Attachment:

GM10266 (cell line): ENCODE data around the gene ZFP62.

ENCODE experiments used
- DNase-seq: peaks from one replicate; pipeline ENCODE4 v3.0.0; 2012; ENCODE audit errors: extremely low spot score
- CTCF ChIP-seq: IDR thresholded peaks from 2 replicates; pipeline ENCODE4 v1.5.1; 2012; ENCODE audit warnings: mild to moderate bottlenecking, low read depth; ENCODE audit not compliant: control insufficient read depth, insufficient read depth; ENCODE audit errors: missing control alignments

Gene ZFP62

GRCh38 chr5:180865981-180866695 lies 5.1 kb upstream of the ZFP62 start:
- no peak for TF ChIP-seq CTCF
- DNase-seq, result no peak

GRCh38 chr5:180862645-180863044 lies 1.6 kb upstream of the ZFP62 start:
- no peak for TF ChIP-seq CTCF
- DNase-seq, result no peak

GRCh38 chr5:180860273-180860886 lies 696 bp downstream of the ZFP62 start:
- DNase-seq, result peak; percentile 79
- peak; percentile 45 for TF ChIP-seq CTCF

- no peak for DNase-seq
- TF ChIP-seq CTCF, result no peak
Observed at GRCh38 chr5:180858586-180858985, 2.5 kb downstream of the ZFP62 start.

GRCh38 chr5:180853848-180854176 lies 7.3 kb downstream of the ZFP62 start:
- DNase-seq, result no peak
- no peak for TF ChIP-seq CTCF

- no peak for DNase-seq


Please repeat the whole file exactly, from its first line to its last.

GM10266 (cell line): ENCODE data around the gene ZFP62.

ENCODE experiments used
- DNase-seq: peaks from one replicate; pipeline ENCODE4 v3.0.0; 2012; ENCODE audit errors: extremely low spot score
- CTCF ChIP-seq: IDR thresholded peaks from 2 replicates; pipeline ENCODE4 v1.5.1; 2012; ENCODE audit warnings: mild to moderate bottlenecking, low read depth; ENCODE audit not compliant: control insufficient read depth, insufficient read depth; ENCODE audit errors: missing control alignments

Gene ZFP62

GRCh38 chr5:180865981-180866695 lies 5.1 kb upstream of the ZFP62 start:
- no peak for TF ChIP-seq CTCF
- DNase-seq, result no peak

GRCh38 chr5:180862645-180863044 lies 1.6 kb upstream of the ZFP62 start:
- no peak for TF ChIP-seq CTCF
- DNase-seq, result no peak

GRCh38 chr5:180860273-180860886 lies 696 bp downstream of the ZFP62 start:
- DNase-seq, result peak; percentile 79
- peak; percentile 45 for TF ChIP-seq CTCF

- no peak for DNase-seq
- TF ChIP-seq CTCF, result no peak
Observed at GRCh38 chr5:180858586-180858985, 2.5 kb downstream of the ZFP62 start.

GRCh38 chr5:180853848-180854176 lies 7.3 kb downstream of the ZFP62 start:
- DNase-seq, result no peak
- no peak for TF ChIP-seq CTCF

- no peak for DNase-seq